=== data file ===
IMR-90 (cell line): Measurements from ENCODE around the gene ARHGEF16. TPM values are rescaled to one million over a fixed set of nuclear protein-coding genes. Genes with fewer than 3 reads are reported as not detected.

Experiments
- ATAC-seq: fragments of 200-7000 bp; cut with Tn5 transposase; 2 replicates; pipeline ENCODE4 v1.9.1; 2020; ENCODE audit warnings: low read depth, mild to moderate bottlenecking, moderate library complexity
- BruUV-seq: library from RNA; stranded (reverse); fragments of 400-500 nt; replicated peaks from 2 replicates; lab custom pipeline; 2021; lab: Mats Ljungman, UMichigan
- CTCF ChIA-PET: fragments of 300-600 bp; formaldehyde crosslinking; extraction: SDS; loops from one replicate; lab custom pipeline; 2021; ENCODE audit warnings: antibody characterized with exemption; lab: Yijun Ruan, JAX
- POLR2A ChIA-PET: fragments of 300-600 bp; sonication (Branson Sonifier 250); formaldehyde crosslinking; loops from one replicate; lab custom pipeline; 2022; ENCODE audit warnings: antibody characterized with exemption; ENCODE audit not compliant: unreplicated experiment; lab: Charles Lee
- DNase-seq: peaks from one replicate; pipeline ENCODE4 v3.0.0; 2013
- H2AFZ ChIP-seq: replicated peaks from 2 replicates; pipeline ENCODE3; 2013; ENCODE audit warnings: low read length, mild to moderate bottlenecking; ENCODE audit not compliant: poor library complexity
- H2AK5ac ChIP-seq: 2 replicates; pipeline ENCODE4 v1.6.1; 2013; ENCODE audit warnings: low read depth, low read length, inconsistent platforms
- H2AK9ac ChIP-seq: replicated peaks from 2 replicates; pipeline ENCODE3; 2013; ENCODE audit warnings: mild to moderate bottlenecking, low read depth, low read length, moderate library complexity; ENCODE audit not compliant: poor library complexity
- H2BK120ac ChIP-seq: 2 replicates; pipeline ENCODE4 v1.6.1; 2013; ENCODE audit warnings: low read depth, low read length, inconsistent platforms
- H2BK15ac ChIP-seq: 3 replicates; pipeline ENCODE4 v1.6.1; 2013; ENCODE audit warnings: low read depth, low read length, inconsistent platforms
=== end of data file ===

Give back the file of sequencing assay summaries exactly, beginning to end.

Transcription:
IMR-90 (cell line): Measurements from ENCODE around the gene ARHGEF16. TPM values are rescaled to one million over a fixed set of nuclear protein-coding genes. Genes with fewer than 3 reads are reported as not detected.

Experiments
- ATAC-seq: fragments of 200-7000 bp; cut with Tn5 transposase; 2 replicates; pipeline ENCODE4 v1.9.1; 2020; ENCODE audit warnings: low read depth, mild to moderate bottlenecking, moderate library complexity
- BruUV-seq: library from RNA; stranded (reverse); fragments of 400-500 nt; replicated peaks from 2 replicates; lab custom pipeline; 2021; lab: Mats Ljungman, UMichigan
- CTCF ChIA-PET: fragments of 300-600 bp; formaldehyde crosslinking; extraction: SDS; loops from one replicate; lab custom pipeline; 2021; ENCODE audit warnings: antibody characterized with exemption; lab: Yijun Ruan, JAX
- POLR2A ChIA-PET: fragments of 300-600 bp; sonication (Branson Sonifier 250); formaldehyde crosslinking; loops from one replicate; lab custom pipeline; 2022; ENCODE audit warnings: antibody characterized with exemption; ENCODE audit not compliant: unreplicated experiment; lab: Charles Lee
- DNase-seq: peaks from one replicate; pipeline ENCODE4 v3.0.0; 2013
- H2AFZ ChIP-seq: replicated peaks from 2 replicates; pipeline ENCODE3; 2013; ENCODE audit warnings: low read length, mild to moderate bottlenecking; ENCODE audit not compliant: poor library complexity
- H2AK5ac ChIP-seq: 2 replicates; pipeline ENCODE4 v1.6.1; 2013; ENCODE audit warnings: low read depth, low read length, inconsistent platforms
- H2AK9ac ChIP-seq: replicated peaks from 2 replicates; pipeline ENCODE3; 2013; ENCODE audit warnings: mild to moderate bottlenecking, low read depth, low read length, moderate library complexity; ENCODE audit not compliant: poor library complexity
- H2BK120ac ChIP-seq: 2 replicates; pipeline ENCODE4 v1.6.1; 2013; ENCODE audit warnings: low read depth, low read length, inconsistent platforms
- H2BK15ac ChIP-seq: 3 replicates; pipeline ENCODE4 v1.6.1; 2013; ENCODE audit warnings: low read depth, low read length, inconsistent platforms